[Wrote this some time ago, when it mattered, not that it matters. –wa.]
[UPDATED, February 2019.]
It’s not really a story, is the thing.
Infinity War is perfectly fine entertainment — some of the ‘funny’
lines are funny, some of the fighting is graceful, some of the tableaux are nice. There’s a brief, breathtaking scene of Cumberbatch doing his sorcerous thing that attains the psychedelic grandeur of the Doctor Strange movie, a similar sort of Neat Stuff movie with a similarly, ploddingly familiar Conventional Superhero Plot.
And of course, if you’re a child who knows nothing of Hollywood, the ending might come as a surprise. They all ‘die’! It’s ‘genuinely’ ‘tragic,’ isn’t it.
But for adults who’ve been exposed to the nauseating ad-dollars hype machine which is the true purpose of this film’s existence, that ‘daring’ ending is simply hollow — and when you realize the whole narrative point of this flick is to end the story of the Avengers by giving them some actual Avenging to do, the creeping sense of pointlessness that nibbles at you through the whole rest of the film just…overtakes you. Or me, anyhow.
I can’t imagine what it’s like to care deeply about the Marvel Cinematic Universe; it’s not a world or a story, but rather inescapably a product, a going commercial concern. Yes, Whedon did his customary excellent work; yes, Ragnarok and Strange and Gunn’s Guardians flixxx show actual wit. Yes, I can’t help but be moved by Chris Evans as Captain America. Yes, Downey’s a genius. But fans and ‘critics’ alike long ago stopped being even remotely rational about these films — you won’t get hounded to an early grave for claiming Winter Soldier is a ‘classic political thriller,’ for instance, mostly because Redford’s in it. Without exception, these are well-orchestrated but ordinary action films, and we should be careful not to get too amped up about B/B+ work from trained professionals with vast budgets.
Addendum, February 2019
Some good acting, mind you.
Now that Endgame is only a few months away and this film is on Netflix (which I finally have), I watched again today. This time I was struck by the film’s irritating structural sleight-of-hand, whereby the deaths of two beloved characters in the opening scene appear to set the stakes while actually concealing the plot’s absolute lack of meaning, weight, resonance. Instead of, say, the mythic expressionism of Luke and Vader dueling in darkness, we get meet-cutes and odd-couple pairings (aww, Thor and Rocket; aww, Strange and Tony) and speeches about the very Bigness of things. Instead of principles, we see neat moments: Quill is ready to shoot Gamora in one scene (neat!), then stupid and selfish enough to fuck up his own save-the-universe plan when he finds out somebody else killed her. The idiot ball is passed around quickly, as if to give everyone a chance to dribble it awhile. The metaphysics are, as usual, both (1) unclear and/yet (2) essential to the plot. It’s childish.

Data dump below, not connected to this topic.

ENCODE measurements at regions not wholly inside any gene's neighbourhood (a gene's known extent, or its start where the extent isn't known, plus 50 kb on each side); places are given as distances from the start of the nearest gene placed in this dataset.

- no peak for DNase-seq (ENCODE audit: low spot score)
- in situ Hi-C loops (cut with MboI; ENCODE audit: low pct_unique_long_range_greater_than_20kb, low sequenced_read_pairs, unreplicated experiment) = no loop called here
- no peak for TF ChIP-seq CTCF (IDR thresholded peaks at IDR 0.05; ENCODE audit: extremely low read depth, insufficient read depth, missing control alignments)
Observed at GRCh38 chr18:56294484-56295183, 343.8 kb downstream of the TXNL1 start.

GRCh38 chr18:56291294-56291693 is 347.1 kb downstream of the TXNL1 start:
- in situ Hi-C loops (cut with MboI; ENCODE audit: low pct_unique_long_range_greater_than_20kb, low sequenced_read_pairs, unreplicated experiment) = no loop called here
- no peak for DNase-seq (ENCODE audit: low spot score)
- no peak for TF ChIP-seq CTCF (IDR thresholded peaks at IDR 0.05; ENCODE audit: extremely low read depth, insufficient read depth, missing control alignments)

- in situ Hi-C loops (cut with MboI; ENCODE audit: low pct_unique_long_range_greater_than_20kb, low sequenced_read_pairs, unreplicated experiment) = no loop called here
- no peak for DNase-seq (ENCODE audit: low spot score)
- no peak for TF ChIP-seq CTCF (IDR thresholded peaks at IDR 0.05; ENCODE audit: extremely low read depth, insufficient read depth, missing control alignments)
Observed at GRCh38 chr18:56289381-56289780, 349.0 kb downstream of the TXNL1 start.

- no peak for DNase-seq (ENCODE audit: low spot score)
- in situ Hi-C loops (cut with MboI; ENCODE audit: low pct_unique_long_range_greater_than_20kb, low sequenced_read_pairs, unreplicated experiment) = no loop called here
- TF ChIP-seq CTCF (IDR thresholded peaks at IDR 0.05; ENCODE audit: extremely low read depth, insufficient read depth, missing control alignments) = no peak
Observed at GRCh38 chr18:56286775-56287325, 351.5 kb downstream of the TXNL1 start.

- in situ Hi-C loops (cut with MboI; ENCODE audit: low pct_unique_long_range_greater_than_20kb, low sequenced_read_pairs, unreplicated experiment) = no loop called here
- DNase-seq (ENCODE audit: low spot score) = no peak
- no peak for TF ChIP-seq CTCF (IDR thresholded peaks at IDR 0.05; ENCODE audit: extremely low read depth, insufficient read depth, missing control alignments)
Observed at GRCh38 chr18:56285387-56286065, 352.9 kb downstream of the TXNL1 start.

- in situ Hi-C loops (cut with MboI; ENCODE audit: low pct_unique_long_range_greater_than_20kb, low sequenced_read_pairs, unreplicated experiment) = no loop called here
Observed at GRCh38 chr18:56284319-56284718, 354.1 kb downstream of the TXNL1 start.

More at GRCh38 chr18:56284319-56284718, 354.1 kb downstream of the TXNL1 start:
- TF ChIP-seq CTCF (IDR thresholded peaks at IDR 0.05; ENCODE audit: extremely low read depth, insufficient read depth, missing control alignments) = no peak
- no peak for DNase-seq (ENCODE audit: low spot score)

There will be deaths in Endgame, Tony’s and/or Steve’s surely among them, but since everyone knows these are Comic Book Franchises and not (say) actual adult entertainment, we know Spider-Man will return in Endgame and the ‘climactic’ death of half the universe’s living things will be undone. The cost of that action will be calculated not in moral concessions but in whether or not we get to see the characters again, i.e. ‘dead’ means ‘off-camera’ and that’s it. That’s the limit of the industry’s imagination (because dead characters can’t earn profit anymore). I’ve been writing for a lot of years about Hollywood’s juvenile insistence that the only interesting stakes for mass-market audiences are life and death, and Infinity War suffers badly from that inflationary growth, as did JJ Abrams’s stupid Star Trek and Star Wars films with their offhand genocides.
I’m reminded that Joss Whedon is infinitely funnier and better at dialogue writing than Markus and McFeely, and find myself missing Whedon’s ability to render continuous character development even in the context of a single overstuffed ensemble film. He’s known (by idiots) for being a ‘quippy’ writer, but as Jane Espenson will tell you, Whedon’s comedy always comes from a deep sense of character (which is maybe why Dollhouse didn’t work but let’s not dwell). Infinity War has quips instead of comedy, insults instead of communication; time and again the movement of the scene stops for a laugh, an ‘Amirite, True Believers?’ nudge to the ribs. (‘I am Steve Rogers’ is a funny line, but that’s all it is.) Great comedy issues from darker places, which is why ‘comedies’ for kids are generally insufferable and mass-produced sequels go bad so quickly. Nothing here is actually dark, nothing deep, nothing mythic.
I had a thing to say about the influence of The Authority on these movies — remember Apollo basking in the fact that he’s a comic-book character orbiting the moon? — but I’ve exhausted my interest in the subject. Infinite War is a good time, it’s just not a good movie, and anyone who sings the praises of the cinematic-industrial complex should fuck off back to grade school.